Almost everyone—even members of the Tea Party—knows a hawk from a handsaw, and the best strategy is to assume the other player has a rational goal and try to figure out what it is. People act crazy, but they’re at their craziest when they want something. All you can do in response is to make your most honest estimate of what the crazies actually want, and respond as if they are methodically pursuing it. There is no advantage to be gained, for example, in pointing out that Kim Jong Il is a potbellied nut job in a bad suit. Everything he’s done during his reign as North Korea’s leader suggests he’s an amoral, but sophisticated, negotiator. Unpredictability, says Brams, can be a smart strategy.
Game theorists distinguish between “cooperative” and “noncooperative” games. A cooperative game looks to divide a pie in a way that leaves both sides with trust in the process. Binding arbitration, where two sides are obliged by law to submit to a judge’s decision, is a cooperative game.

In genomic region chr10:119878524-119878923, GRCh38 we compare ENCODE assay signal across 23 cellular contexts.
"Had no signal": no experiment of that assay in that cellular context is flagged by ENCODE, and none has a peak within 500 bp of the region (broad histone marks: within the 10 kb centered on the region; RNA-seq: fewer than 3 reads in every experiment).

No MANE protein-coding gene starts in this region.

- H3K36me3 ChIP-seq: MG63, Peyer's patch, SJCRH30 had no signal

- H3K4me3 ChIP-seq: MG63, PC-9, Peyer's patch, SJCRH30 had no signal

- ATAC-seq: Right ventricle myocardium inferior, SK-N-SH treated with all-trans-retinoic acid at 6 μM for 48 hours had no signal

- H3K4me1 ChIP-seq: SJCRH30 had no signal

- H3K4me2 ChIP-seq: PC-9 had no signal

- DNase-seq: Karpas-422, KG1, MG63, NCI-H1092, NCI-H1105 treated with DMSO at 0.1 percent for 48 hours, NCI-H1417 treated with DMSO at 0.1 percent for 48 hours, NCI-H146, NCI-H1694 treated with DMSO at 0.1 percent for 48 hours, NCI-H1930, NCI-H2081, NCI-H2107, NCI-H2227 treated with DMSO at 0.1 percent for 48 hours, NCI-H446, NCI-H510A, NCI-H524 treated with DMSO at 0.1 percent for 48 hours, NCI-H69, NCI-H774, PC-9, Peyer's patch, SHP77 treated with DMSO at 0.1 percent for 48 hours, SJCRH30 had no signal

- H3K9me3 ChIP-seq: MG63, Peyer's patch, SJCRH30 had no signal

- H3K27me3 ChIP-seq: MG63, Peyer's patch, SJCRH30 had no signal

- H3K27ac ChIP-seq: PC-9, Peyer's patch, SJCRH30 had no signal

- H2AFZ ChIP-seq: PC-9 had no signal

The two parties in Washington pretended to be playing a cooperative game this summer. At one point, the President and Boehner simultaneously urged the other to get “serious” and behave like an “adult.” The object of the game, as each leader described it, was about how best to divide the pain of closing the deficit, in the same way a family sits down to a pile of bills on the kitchen table.